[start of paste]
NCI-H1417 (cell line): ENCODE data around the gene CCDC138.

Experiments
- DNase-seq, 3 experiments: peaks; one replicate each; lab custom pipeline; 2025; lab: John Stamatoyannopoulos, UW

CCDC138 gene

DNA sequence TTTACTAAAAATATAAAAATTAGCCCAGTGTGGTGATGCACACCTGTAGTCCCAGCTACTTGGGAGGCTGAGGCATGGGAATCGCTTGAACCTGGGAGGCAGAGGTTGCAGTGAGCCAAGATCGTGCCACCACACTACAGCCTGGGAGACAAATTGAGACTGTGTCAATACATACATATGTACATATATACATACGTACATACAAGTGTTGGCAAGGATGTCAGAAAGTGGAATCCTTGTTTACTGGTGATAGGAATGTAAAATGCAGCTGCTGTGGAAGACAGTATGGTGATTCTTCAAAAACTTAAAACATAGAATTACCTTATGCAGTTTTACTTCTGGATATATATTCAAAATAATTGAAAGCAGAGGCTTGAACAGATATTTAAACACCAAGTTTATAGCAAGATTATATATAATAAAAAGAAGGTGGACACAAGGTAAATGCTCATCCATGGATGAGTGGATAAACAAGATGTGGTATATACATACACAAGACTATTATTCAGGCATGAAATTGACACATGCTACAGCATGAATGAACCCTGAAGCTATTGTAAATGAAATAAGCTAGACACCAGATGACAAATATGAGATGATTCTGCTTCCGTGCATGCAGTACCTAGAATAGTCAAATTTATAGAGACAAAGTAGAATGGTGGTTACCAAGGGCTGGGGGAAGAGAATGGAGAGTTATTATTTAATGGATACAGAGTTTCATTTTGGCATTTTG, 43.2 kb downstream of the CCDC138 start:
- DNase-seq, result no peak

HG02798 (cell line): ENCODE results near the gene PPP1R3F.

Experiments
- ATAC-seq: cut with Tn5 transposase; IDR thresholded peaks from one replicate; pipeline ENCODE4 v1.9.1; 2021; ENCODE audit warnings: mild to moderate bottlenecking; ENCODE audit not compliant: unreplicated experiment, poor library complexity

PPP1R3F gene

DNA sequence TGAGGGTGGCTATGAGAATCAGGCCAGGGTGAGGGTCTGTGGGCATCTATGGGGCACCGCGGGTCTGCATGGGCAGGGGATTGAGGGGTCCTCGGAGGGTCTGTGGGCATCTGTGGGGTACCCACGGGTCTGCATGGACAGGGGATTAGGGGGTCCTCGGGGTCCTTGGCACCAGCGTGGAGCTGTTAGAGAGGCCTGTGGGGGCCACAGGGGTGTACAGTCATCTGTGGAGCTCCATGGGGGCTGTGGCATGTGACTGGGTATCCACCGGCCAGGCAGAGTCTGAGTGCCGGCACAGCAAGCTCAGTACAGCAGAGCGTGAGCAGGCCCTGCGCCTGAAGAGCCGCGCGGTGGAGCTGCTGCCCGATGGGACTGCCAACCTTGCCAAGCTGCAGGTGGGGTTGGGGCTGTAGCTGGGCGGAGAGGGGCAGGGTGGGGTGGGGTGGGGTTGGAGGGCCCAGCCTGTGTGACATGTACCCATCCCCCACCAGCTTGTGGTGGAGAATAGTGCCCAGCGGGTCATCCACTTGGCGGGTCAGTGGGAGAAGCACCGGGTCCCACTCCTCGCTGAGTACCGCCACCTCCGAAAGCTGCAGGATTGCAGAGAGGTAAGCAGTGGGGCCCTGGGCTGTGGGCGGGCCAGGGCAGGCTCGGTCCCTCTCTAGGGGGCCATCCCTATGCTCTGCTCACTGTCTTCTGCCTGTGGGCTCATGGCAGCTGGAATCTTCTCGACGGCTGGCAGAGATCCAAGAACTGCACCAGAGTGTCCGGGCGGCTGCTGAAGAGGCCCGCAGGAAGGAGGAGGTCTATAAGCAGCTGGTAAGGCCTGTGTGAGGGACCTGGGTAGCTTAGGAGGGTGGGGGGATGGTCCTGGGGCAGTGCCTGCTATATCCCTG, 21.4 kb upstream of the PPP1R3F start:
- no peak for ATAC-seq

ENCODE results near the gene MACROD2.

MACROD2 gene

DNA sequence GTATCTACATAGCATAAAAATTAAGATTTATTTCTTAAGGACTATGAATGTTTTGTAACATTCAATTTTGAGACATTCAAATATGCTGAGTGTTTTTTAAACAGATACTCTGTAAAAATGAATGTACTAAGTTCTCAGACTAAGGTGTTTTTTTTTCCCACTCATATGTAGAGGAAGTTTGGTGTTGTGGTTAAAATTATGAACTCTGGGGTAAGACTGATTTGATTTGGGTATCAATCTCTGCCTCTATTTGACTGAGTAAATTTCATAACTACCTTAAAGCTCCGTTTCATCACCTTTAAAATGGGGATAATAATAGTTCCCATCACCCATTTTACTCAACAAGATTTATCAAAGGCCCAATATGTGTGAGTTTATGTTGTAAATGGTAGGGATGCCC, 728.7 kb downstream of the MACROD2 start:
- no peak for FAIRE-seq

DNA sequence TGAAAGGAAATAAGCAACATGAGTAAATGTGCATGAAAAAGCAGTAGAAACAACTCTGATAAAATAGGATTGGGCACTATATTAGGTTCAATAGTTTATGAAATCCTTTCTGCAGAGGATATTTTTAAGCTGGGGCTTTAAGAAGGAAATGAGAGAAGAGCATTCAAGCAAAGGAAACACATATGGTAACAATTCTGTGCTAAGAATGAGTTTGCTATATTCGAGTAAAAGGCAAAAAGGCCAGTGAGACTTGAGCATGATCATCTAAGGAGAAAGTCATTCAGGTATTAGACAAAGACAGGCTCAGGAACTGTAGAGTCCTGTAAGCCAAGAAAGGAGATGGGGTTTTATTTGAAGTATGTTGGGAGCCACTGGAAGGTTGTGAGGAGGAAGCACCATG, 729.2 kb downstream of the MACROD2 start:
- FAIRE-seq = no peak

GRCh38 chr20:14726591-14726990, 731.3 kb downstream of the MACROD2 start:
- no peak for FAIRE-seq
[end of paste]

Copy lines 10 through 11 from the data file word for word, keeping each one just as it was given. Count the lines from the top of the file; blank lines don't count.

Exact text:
PPP1R3F gene

DNA sequence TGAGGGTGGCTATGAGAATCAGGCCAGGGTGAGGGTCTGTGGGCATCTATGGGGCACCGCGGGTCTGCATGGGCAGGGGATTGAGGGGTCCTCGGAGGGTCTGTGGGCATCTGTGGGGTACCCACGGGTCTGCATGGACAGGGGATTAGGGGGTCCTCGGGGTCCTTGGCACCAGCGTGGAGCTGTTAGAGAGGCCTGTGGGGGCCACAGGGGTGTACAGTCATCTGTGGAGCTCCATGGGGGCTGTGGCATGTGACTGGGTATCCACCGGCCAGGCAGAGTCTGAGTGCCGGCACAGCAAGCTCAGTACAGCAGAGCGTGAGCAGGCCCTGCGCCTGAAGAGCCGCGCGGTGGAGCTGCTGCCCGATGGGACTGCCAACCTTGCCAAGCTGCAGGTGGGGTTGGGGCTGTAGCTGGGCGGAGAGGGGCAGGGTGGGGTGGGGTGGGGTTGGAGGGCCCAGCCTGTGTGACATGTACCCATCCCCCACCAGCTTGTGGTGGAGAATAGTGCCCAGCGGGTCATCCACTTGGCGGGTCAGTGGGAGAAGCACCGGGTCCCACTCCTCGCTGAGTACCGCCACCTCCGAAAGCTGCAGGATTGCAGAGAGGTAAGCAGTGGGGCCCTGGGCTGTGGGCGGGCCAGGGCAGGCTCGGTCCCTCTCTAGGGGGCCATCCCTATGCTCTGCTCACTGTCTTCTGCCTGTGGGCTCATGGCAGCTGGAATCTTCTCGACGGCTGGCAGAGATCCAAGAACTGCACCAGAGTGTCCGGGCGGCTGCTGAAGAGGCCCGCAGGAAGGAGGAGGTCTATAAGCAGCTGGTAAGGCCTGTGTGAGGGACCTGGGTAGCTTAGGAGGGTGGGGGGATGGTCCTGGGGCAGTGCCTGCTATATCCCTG, 21.4 kb upstream of the PPP1R3F start: